Govt to up refugee quota
Two-hundred-and-fifty more refugees will be allowed into New Zealand every year following the first increase to the country's quota in nearly 30 years.
Prime Minister John Key announced on Monday afternoon the refugee quota will rise to 1000, up from 750, which has been in place since 1987. The new quota will begin in 2018.
The change comes as part of the Government's normal three-year review of the refugee quota.
"We take our international humanitarian obligations and responsibilities seriously and today's increase demonstrates our commitment to meet the needs of some of the world's most vulnerable people," said Mr Key.
The new quota will cost the Government $100 million a year, up $25 million.
The ACT Party welcomes the increase, though if the party had its way, the Government should ensure those arriving "share our peaceful values".
"It will make a huge difference in the lives of these individuals, who have the potential to contribute greatly to this country," leader David Seymour says.
"However, this is also a good opportunity to up our commitment to values of peace and tolerance. Why wouldn't we state these values clearly to the people seeking join our country?"
New Zealand should follow countries like Australia and Belgium who require immigrants to sign a statement of commitment to national values, he says.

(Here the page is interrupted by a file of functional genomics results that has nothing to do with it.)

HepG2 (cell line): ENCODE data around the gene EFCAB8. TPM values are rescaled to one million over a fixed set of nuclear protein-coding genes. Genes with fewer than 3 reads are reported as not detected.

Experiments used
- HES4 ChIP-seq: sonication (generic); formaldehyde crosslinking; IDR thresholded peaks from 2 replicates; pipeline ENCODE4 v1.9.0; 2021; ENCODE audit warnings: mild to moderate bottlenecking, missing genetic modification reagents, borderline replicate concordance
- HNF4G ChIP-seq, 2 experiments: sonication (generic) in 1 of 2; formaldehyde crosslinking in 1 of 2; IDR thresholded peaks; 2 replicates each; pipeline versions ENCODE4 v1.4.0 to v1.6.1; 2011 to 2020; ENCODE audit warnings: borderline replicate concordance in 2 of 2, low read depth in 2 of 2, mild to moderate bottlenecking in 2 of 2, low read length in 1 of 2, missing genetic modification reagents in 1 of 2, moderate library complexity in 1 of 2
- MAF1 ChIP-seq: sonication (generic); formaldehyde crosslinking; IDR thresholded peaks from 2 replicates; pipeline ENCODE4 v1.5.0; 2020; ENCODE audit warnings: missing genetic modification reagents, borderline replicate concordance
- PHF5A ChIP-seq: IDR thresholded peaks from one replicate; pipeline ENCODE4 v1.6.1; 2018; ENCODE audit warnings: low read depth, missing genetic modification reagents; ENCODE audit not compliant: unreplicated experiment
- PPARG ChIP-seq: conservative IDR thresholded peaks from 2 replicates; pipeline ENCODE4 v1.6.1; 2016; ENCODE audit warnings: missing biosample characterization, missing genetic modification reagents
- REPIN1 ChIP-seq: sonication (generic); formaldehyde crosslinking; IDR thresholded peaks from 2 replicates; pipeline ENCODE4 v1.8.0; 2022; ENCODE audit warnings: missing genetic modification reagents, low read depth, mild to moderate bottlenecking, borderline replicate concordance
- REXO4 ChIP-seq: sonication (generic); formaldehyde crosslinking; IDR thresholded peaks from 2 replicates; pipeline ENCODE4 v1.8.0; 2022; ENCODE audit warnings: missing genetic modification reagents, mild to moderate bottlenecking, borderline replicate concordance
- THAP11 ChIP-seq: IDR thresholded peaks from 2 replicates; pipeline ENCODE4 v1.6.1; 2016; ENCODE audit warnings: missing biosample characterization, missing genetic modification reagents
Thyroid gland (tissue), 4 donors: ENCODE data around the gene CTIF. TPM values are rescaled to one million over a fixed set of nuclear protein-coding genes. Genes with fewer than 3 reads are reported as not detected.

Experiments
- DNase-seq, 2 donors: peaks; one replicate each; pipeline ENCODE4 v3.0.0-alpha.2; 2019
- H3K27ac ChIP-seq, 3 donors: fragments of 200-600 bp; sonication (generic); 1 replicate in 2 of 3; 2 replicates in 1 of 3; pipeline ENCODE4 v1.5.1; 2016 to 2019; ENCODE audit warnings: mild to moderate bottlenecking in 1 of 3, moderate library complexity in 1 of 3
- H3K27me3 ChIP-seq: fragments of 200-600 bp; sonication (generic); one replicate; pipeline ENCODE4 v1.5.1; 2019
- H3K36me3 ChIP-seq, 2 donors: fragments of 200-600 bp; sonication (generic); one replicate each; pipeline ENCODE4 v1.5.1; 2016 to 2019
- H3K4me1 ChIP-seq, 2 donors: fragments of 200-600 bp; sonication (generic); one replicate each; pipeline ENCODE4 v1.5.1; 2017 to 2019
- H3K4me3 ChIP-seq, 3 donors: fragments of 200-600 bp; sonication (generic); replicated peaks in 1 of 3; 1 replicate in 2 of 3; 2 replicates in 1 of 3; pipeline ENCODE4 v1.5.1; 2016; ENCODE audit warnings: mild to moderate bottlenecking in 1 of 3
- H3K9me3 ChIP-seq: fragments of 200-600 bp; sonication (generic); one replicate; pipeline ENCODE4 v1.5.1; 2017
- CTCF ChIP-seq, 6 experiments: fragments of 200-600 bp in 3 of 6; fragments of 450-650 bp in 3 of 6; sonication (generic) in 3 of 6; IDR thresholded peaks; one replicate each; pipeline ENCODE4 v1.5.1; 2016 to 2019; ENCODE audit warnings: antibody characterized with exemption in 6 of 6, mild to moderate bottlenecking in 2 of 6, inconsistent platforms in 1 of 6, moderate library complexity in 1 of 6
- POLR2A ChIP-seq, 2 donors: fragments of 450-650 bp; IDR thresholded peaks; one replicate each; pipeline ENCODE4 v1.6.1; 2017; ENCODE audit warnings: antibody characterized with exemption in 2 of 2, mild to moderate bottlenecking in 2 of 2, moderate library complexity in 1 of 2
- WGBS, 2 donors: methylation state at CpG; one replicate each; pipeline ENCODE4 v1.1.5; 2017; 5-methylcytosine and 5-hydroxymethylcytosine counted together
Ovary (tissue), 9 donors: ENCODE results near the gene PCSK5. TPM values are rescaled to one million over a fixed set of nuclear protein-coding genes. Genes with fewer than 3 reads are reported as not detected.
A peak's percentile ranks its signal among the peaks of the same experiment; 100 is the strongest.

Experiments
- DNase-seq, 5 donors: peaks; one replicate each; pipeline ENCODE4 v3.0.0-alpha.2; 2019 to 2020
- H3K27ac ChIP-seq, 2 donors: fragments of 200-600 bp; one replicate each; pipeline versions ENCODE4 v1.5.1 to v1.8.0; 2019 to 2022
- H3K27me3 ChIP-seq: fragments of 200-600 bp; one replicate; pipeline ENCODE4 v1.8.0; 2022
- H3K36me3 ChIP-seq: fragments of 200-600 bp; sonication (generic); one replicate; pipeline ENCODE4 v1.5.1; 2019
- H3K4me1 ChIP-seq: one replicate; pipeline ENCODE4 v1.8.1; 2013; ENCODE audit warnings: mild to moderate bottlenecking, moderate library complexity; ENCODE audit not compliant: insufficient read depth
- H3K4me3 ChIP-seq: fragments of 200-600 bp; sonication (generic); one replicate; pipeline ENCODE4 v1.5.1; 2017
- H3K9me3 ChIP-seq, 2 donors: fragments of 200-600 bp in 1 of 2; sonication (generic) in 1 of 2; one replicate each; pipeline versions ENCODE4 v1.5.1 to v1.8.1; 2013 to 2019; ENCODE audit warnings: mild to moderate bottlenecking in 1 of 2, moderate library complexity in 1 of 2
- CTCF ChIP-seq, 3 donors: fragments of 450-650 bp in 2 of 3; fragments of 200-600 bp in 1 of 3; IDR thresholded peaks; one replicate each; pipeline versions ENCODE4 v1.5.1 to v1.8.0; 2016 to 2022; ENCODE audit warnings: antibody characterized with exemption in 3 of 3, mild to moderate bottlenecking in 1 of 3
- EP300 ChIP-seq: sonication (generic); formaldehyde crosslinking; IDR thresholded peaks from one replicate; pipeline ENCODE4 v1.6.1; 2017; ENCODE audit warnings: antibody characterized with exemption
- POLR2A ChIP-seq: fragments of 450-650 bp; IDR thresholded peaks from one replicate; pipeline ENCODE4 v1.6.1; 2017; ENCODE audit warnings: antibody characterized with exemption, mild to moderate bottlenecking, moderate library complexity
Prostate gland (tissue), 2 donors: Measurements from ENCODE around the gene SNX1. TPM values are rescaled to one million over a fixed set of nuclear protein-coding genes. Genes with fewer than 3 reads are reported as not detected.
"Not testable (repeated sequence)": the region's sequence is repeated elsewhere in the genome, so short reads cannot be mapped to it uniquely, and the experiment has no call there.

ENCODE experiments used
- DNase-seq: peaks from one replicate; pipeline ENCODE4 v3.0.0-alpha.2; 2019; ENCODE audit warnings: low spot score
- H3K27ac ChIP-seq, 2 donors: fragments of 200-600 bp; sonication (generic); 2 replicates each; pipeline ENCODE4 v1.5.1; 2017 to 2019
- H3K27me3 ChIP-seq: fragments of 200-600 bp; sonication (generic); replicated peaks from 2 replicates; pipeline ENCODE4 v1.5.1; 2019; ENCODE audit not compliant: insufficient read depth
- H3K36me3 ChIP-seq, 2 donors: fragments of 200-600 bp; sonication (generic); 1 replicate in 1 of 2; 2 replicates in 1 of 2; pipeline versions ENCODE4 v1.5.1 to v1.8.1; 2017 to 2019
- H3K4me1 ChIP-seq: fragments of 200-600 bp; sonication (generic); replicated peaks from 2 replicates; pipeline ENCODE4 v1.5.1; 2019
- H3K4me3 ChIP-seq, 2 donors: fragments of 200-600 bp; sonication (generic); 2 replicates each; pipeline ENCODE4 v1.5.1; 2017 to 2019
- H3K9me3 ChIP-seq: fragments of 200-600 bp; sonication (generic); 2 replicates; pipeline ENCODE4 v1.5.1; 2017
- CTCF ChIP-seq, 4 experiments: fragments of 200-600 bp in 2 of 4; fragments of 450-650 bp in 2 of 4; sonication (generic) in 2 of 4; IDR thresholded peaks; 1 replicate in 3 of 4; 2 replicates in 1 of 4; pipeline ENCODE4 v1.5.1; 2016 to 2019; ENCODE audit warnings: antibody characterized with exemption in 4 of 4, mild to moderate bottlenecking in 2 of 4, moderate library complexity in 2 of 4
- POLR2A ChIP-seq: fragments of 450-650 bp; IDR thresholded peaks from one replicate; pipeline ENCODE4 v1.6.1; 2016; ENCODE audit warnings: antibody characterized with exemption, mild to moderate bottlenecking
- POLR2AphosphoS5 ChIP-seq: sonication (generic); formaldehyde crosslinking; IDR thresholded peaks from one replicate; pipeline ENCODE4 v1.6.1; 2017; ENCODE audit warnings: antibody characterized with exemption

This would include freedom of speech, freedom of assembly, respect for women and different sexualities.
There had been calls from Opposition parties and humanitarian groups like Amnesty International to double the quota.
Labour leader Andrew Little visited Jordan's Zaatari refugee camp in April, which has become the home of around 80,000 Syrians who've fled the conflict in their homeland.
Labour leader Andrew Little in the Zaatari refugee camp (Supplied)
There he committed Labour to doubling the refugee quota to 1500, which he conceded would be a "drop in the ocean" in terms of the millions of displaced people worldwide, but said the figure was about right for the country's contribution.
The announcement comes just a week before World Refugee Day on June 20.
Last year, the Government announced an emergency, one-off intake of 750 Syrian refugees, 600 of whom were on top of the current quota. In April, 13 Syrian families were welcomed to Dunedin.
Mr Key says the delayed start of the new quota will allow for these latest refugees to settle in and to make sure there's enough support for them.
"Before we take any more, we need to be sure people have the appropriate support and services they need to resettle in New Zealand like housing, health, education and translation services."
Mr Key was quick to point out the quota is just one thing New Zealand is doing to help the plight of refugees. There are also 300 places a year for family reunification and between 125-175 asylum seekers who have their applications approved each year.
Immigration Minister Michael Woodhouse says the Government will now start a process to select another refugee settlement location on top of the existing six areas. An announcement on that will be made next year.
Immigration Minister Michael Woodhouse (Simon Wong / Newshub.)
"While the quantity of the refugees is important -- it's certainly been a matter of public interest -- the Government has long been concerned about the quality of settlement outcomes."
He says research done as part of the 2012 review showed many adult refugees weren't in paid employment, and their children don't achieve as well in education as other residents.
"We remain committed to investing in the quality of those settlement outcomes at the same time as increasing the quantity."